These four fastify hooks (not to be confused with admission webhooks) are the condition blocks in the flow chart above. Each one serves as a middleware, so the handler itself won’t be bothered unless necessary.
It guarantees a request reaches the mutating route (
- It’s not a dry-run request.
- It’s a Pod that has annotation
- All related annotations (
cache.wtcx.dev/memory) are valid if there are any.
- It hasn’t been patched before. (Rember a request can be sent mutliple times?)
Review your work, again
The same logic goes to the validating route (
/v1/hook/cache/validate). Why do we need validating route here? It’s because the Guaranteeing the final state of the object is seen rule. It’s used for making sure that the final state is something you expected.
In my example, the validating route directly rejects the request by throwing
400 with error message in the response body (while the HTTP response itself is still
200, see response format).
Because a legit request shouldn’t have reached this part. It is supposed to be returned early by one of the middlewares. However, you can always run a much more detailed check to see what’s going on and why is the request didn’t pass this phase.
JSONPatch and base64 encoding
Since our example is very straightforward, it doesn’t involve update/replace existing resources like containers, volumes, etc.
We already know that only Pod requests that need to be patched can reach the mutating route; all we need here is to create a Redis container with some settings set to the values that annotations specify:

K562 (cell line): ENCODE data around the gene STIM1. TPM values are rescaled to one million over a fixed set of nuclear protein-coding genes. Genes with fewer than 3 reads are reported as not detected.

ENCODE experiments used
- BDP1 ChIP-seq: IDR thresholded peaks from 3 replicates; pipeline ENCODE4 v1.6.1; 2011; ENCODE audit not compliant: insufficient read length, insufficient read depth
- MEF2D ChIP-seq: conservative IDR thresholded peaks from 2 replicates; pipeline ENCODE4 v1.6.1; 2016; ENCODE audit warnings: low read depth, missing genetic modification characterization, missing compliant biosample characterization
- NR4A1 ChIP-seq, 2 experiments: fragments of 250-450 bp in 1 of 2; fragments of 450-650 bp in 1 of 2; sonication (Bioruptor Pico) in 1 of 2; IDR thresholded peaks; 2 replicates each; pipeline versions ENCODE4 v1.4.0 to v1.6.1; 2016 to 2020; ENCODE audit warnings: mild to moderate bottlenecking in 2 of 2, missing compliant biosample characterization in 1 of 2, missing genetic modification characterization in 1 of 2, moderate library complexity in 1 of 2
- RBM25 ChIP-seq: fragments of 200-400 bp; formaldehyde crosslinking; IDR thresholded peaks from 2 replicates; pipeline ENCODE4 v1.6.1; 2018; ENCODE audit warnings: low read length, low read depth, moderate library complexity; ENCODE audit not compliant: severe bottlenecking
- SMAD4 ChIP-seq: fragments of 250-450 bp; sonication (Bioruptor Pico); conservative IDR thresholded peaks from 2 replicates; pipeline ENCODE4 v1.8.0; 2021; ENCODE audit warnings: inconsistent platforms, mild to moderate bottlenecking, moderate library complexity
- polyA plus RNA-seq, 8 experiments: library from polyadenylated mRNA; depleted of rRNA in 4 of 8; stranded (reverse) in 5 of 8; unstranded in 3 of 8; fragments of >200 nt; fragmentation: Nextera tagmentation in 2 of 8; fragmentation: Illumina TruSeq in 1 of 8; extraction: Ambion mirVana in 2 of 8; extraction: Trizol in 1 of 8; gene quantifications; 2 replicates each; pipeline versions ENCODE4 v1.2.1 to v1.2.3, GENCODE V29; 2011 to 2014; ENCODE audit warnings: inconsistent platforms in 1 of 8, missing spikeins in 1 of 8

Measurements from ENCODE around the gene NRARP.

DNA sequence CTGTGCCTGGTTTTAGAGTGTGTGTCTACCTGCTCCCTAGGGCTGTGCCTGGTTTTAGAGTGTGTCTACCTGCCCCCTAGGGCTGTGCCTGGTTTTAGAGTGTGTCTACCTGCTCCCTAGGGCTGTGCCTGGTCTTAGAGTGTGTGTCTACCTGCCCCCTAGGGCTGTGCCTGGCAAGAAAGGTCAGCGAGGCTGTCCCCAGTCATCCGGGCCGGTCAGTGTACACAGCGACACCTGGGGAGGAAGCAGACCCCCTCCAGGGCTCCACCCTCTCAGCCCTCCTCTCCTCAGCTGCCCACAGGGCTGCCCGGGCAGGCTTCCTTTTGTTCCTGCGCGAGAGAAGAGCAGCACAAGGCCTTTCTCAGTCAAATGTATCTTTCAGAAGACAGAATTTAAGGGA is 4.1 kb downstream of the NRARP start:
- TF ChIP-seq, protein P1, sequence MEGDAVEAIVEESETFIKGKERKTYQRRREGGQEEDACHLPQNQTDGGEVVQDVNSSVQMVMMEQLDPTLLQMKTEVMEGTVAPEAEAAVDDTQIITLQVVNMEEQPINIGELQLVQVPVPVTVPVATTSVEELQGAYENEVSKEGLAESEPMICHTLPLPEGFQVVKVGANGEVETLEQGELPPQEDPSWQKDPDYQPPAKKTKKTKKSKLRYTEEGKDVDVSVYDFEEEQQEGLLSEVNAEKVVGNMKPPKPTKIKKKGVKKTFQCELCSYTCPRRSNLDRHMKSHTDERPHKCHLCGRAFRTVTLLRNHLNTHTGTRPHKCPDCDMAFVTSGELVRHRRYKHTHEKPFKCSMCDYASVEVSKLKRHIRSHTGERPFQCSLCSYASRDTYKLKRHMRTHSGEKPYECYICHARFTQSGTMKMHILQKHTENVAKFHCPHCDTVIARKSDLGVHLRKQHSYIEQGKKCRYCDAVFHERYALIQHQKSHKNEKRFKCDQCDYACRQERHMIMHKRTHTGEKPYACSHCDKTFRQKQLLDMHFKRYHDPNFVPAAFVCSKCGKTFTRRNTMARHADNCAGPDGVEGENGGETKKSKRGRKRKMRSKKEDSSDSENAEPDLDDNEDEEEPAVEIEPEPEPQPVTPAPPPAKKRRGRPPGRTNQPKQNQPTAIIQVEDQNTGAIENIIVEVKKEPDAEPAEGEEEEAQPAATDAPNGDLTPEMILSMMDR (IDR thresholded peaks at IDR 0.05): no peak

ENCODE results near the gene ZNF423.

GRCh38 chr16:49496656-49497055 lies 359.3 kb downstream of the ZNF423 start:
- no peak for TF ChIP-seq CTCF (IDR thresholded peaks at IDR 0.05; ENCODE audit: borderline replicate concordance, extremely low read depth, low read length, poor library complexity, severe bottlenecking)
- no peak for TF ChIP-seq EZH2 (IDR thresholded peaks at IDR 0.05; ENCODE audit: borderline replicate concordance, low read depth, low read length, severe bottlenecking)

At mutating route, you can see the following lines:
value is the container object we created above. Since the container is not in the Pod (yet), we are going to
add it at path
/spec/containers/-, as in, insert into the end of
However, we can’t just send this JSON array as a part of the response. Admission controller expects a
base64 encoded string of the JSONPatch result above.
Which looks like:
Let’s decode it just to be sure:
Finally, the response with JSONPatch will look like:
Put it all together
I assume you already have a k3d cluster running and cert-manager installed. In that case, let’s try to deploy it:
First, if you don’t have an existing image, we can build it locally then import into cluster:
With the image imported, we can apply all manifests:
Last, we will apply a deployment that runs
redis-cli that connects to a localhost Redis server:
The deployment itself only includes a single container in the PodSpec. But after patched by our mutating admission webhook, it’s now a Pod containing two containers:
Why was there a container restarted?
Most of the time, you will see the restart number to be 1. That’s because
redis-cli launched faster than the
redis-server we injected.
This demonstration shows how to inject a Redis container with resource set on-demand. But again, this is only for testing purpose, I believe a sane person wouldn’t deploy Redis server like this.
- Dynamic Admission Control
- TLS Certificates for Kubernetes Admission Webhooks made easy with Certificator and Helm Hook?
- Managing a TLS Certificate for Kubernetes Admission Webhook
- In-depth introduction to Kubernetes admission webhooks